Danielle and Alexander Meitiv
Danielle and Alexander Meitiv pose with their children in one of the parks where their son and daughter are allowed to walk home The Meitiv family/Facebook

In an apparent victory for so called "free-range" parents and kids everywhere a Maryland mother and father won't be charged with neglect for one incident of letting their two children walk home alone from a park.

County Child Protective Services has ruled out neglect in the case against Danielle and Alexander Meitiv for allowing their children, aged 10 and six, to walk about a mile home last December to their suburban Washington DC home, reports the local Montgomery Community Media. The children were stopped and questioned by police then.

The parents have been investigated three times by authorities tracking the couple who espouse the free-range kids and parenting movement, which encourages children's independence. They're still being investigated by authorities for possible neglect for allowing their son and daughter to walk home from a different park in April. The children were picked up by police and Child Protective Services just three blocks from their home and held for more than five hours that day, according to the couple.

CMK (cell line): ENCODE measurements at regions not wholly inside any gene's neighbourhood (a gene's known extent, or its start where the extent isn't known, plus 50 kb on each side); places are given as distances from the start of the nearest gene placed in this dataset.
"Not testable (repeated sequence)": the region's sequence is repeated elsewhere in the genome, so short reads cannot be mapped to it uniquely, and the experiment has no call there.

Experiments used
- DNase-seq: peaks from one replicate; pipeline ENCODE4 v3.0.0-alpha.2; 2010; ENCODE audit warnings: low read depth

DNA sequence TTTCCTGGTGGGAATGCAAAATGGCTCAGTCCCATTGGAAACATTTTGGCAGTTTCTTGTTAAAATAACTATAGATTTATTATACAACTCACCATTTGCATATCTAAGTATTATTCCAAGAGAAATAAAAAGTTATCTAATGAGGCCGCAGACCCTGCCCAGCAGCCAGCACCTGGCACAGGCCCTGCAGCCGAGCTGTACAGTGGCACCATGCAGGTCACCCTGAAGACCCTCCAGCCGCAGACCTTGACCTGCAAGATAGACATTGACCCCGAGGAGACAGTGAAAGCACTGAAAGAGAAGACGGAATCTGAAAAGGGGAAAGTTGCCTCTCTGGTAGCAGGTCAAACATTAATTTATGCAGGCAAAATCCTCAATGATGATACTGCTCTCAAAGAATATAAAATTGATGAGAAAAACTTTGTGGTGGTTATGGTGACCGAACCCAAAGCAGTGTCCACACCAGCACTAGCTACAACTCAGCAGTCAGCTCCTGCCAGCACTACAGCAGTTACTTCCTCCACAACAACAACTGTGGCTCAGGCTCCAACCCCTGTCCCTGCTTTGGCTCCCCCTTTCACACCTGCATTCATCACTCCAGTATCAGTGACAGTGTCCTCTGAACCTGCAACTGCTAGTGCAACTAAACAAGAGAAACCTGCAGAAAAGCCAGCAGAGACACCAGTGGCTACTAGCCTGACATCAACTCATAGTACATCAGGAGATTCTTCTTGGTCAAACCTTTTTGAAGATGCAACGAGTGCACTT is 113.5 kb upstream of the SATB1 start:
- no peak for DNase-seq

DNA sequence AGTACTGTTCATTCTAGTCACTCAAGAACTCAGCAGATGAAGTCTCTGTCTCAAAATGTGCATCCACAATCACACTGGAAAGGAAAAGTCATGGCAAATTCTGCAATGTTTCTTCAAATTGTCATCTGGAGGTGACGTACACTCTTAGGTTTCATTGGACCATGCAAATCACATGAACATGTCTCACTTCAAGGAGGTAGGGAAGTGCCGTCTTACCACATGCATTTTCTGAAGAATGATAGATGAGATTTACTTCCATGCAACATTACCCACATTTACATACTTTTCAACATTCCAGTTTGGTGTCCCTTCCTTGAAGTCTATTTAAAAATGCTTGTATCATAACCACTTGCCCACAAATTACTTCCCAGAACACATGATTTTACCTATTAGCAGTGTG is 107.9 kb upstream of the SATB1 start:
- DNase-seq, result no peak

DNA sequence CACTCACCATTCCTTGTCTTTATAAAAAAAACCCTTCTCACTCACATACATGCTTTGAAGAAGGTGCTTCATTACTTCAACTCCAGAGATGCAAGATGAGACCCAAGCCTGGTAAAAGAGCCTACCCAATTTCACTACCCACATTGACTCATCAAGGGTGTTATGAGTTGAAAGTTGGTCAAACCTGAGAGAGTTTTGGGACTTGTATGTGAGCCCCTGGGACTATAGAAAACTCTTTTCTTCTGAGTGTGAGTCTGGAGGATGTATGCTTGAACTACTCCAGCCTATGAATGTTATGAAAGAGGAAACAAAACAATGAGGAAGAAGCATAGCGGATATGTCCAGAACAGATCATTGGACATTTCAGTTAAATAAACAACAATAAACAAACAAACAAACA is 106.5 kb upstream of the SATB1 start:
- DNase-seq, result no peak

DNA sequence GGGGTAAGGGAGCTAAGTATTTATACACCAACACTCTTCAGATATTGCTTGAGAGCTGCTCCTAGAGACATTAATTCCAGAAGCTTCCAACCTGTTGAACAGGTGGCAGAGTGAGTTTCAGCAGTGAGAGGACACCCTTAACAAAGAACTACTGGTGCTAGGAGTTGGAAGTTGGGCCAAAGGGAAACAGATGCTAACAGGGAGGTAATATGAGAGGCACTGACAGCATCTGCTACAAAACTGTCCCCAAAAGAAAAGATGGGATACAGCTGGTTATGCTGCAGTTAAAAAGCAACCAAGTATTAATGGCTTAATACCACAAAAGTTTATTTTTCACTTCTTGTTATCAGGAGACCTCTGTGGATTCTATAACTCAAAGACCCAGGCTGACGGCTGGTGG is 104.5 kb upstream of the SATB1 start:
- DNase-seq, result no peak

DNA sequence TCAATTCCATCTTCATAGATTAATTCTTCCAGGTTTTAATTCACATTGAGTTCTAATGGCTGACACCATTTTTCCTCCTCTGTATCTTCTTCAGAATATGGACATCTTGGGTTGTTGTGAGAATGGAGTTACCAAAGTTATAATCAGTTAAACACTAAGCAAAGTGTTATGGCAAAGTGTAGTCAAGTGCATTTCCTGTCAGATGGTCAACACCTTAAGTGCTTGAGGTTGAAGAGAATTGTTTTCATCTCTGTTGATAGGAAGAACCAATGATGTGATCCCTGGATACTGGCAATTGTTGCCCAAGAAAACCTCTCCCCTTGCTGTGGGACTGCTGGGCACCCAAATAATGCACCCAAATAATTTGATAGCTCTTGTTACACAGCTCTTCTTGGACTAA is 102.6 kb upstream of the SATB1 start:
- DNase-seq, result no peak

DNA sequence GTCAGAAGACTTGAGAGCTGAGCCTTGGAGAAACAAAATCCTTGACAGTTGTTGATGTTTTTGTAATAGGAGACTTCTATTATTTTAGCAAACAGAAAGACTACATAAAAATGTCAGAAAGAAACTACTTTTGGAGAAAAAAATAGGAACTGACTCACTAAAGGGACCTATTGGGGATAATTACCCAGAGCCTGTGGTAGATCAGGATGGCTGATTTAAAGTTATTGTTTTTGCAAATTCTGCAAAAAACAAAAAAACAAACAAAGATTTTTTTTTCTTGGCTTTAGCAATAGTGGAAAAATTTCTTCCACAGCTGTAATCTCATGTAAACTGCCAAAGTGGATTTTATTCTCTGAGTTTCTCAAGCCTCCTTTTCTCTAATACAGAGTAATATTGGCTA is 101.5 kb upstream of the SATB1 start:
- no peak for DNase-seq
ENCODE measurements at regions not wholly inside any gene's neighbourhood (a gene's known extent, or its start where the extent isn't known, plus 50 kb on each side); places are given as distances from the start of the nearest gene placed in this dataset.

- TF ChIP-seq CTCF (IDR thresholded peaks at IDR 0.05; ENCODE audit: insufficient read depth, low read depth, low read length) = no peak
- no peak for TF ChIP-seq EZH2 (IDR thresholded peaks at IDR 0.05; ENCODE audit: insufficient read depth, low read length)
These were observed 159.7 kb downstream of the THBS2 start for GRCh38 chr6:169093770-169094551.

Enormous relief and vindication

The parents are relieved that at least one decision so far has gone their way, but now they plan to sue county authorities.

"It was an enormous relief and vindication," Danielle Meitiv said. "Of course, there's no neglect here. There never was." But she said in a post on Facebook that she and her husband are still worried that "our family and other Maryland families will be subject to further investigations and frightening police detentions simply because our children have been taught how to walk safely in their neighbourhood, including to and from school and local parks."

Their lawyer, Matthew Dowd, said the family was "moving forward with a civil action to make sure that this type of thing doesn't occur again. There is strong Supreme Court court case law that a government agency can't interfere with parenting responsibilities unless there is actual harm shown."